by Seymour Sy Brody
Lena Levine was a pioneer in the birth control movement and marriage counseling. She worked very closely with Margaret Sanger and traveled with her to many world conferences.
She was born on May 17, 1903, in Brooklyn, New York, to Sophie and Morris H. Levine, a successful clothing manufacturer. Her parents were Russian Jews from Lithuania, who immigrated to the United States in the 1890's. Levine went through the public educational system, graduating from Hunter College in 1923 with an A.B. Degree. She received her medical degree from Bellevue College, in 1927. Levine married Louis Ferber, a fellow student and they both did their residencies at the Brooklyn Jewish Hospital.
She became a gynecologist and an obstetrician and her husband was a general practitioner. She retained her maiden name in her professional life. They had two children: Ellen Louise (1939) and Michael Allen (1942). Unfortunately, Michael, as an infant, became retarded from an illness and later in life was institutionalized.
Tragedy confronted her again, when in 1942 Louis Ferber died of a heart attack. She was deeply affected and decided to give up obstetrics. She became very close with her daughter and with her housekeeper, Pearl Harrison, who remained with the family until Levine died.
Levine met Margaret Sanger and became involved with birth control and planned parenthood. Planned parenthood and marriage counseling became the focus of her life. She became the medical secretary of the London-based International Planned Parenthood Federation.
She was active in marriage counseling in New York with Hannah and Abraham Stone. When Hannah died in 1941, she and Abraham Stone organized a group counseling program on sex and contraception under the sponsorship of Planned Parenthood. This was the first program of its kind in the United States.
Levine offered group therapy for sexual problems and she ran a special consultant bureau for pregnant women. As a physician and psychiatrist, she helped women with their physical and emotional problems and counseled them on the use of contraceptives.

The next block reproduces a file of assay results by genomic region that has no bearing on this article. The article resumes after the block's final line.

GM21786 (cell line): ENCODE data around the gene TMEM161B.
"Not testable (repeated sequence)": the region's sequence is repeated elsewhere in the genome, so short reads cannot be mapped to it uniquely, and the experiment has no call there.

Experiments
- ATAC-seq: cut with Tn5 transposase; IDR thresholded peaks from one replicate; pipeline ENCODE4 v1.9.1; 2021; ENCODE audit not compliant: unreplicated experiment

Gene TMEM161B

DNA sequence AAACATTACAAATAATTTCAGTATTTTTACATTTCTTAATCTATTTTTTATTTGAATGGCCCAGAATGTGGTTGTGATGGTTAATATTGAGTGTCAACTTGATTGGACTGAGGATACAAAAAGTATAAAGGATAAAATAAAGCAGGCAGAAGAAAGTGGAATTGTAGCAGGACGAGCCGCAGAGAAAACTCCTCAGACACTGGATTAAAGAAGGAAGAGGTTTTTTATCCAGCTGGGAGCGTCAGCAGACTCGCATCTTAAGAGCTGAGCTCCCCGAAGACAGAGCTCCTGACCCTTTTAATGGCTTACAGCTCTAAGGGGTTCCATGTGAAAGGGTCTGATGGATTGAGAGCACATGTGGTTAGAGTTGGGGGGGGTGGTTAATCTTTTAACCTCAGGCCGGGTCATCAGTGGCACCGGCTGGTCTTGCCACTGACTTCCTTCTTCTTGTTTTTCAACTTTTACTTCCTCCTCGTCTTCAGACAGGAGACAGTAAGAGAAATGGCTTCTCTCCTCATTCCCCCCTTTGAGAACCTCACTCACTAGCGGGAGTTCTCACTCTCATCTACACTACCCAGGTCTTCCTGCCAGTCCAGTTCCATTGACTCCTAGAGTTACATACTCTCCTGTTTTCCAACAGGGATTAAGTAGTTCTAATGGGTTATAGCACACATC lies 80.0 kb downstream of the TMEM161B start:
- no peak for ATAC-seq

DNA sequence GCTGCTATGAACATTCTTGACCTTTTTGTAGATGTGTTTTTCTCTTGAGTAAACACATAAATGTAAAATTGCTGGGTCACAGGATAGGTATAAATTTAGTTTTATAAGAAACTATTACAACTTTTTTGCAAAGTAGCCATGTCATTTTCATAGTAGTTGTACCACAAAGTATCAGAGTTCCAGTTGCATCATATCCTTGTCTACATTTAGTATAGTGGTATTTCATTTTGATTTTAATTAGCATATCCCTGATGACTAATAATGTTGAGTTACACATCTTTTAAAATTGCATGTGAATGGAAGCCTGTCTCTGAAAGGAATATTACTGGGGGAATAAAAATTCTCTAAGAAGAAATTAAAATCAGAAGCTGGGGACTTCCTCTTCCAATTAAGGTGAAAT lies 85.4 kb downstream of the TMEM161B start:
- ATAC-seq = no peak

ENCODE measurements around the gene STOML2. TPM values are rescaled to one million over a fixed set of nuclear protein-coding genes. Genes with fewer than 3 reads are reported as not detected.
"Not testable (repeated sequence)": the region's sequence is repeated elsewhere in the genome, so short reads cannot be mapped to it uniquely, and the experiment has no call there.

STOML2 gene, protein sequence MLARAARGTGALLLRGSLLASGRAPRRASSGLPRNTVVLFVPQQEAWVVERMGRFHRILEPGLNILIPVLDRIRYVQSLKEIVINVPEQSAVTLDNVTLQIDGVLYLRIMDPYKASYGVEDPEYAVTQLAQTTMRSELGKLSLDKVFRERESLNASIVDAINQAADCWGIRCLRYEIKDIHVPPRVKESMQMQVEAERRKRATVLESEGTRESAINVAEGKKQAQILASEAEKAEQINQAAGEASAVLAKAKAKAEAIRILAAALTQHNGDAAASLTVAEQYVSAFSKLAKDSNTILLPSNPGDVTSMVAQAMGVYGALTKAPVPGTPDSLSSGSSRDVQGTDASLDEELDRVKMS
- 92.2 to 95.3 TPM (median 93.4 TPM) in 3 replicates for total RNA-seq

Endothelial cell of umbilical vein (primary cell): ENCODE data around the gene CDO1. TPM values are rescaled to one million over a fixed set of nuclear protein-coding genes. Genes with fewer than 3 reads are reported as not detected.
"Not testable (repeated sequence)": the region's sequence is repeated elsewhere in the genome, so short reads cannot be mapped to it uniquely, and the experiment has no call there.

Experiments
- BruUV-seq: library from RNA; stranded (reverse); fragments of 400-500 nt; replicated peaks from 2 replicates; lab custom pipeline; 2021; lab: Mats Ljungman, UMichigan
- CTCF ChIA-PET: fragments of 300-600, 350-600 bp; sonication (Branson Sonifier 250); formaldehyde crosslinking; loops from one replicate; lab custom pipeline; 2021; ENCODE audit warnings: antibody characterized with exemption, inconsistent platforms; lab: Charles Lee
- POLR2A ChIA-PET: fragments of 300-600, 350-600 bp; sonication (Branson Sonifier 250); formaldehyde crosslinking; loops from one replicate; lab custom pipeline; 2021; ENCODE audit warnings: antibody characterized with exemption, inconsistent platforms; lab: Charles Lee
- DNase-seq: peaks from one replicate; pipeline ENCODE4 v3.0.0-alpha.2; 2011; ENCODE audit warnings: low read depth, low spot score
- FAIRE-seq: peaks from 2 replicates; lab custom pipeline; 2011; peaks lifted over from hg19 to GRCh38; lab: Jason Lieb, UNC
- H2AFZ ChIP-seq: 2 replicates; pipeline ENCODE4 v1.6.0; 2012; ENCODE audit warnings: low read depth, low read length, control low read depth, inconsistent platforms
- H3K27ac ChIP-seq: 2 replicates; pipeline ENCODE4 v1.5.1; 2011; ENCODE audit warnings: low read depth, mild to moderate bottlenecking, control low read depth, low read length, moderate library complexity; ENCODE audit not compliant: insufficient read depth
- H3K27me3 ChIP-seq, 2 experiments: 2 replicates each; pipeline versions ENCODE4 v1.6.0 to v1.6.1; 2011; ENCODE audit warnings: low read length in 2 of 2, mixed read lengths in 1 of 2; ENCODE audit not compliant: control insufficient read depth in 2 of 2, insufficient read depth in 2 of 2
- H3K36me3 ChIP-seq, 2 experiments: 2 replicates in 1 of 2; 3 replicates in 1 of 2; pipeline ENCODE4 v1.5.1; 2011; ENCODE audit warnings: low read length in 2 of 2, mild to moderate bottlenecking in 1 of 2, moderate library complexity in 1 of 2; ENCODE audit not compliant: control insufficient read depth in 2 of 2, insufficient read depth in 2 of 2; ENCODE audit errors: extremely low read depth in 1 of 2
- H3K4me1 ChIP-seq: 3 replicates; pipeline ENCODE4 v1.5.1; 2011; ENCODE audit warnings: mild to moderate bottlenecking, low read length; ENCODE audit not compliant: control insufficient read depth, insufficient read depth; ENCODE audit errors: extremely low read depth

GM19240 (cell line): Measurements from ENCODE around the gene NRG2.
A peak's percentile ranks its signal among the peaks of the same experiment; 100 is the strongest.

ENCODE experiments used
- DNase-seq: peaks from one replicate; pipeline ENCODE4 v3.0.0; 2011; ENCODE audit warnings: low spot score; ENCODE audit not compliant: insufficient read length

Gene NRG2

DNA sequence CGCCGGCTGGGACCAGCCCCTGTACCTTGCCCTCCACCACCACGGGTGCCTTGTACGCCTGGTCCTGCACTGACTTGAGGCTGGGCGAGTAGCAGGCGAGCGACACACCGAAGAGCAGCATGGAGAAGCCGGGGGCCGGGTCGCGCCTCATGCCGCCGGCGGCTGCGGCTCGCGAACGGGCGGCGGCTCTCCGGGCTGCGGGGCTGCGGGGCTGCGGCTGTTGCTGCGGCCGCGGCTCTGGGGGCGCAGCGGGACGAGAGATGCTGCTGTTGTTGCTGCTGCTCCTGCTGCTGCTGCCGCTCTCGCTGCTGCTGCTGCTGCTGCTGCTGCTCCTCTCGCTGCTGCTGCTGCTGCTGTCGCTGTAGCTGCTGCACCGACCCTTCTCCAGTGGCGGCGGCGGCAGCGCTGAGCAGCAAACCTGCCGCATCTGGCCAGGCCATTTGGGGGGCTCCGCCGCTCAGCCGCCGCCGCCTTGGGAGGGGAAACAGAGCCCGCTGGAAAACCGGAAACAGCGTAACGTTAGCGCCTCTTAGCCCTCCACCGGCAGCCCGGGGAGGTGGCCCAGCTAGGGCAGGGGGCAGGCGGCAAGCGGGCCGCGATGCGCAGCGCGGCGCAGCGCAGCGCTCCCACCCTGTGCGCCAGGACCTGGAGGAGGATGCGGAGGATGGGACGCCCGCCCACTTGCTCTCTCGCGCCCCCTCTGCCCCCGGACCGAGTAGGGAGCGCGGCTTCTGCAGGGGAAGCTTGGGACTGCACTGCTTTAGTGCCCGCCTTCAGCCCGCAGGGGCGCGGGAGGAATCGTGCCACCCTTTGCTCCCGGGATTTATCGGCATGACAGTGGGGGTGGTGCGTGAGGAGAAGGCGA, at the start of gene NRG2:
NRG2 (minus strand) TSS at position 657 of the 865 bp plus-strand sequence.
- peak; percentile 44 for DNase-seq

Levine was the author and co-author of five books on marriage and sex problems. She also wrote many pamphlets and papers on women's medical and psychological problems for the lay readers and professionals. She lectured widely in America and abroad on sex education, planned parenthood and marriage. She frequently appeared on national television and radio discussing the topics that she wrote about.
She was a supporter of President Franklin Delano Roosevelt's New Deal and other social reform and legislation that affected women. In 1964, she was invited by Sargeant Shriver, Director of the Peace Corps to meet with 100 other women in Washington, D.C. for a conference on the anti-poverty program.
Levine believed that women's sexual enjoyment, free access to birth control and frankness about sexual techniques contributed to stronger marriages and psychologically healthier children. She advocated "an annual checkup on marriage," like a medical checkup, declaring that an annual re-evaluation was beneficial to new and old marriages. Premarital training was another important step to a successful marriage.
Lena Levine died of a stroke on January 9, 1965. Her pioneer work in planned parenthood, sex education and marriage counseling was the precursor of the expanded educational programs that are available today from puberty to old age.
This is one of the 150 illustrated true stories of American heroism included in Jewish Heroes & Heroines of America: 150 True Stories of American Jewish Heroism, © 1996, written by Seymour Sy Brody of Delray Beach, Florida, illustrated by Art Seiden of Woodmere, New York, and published by Lifetime Books, Inc., Hollywood, FL.
Source: Jewish Heroes and Heroines in America.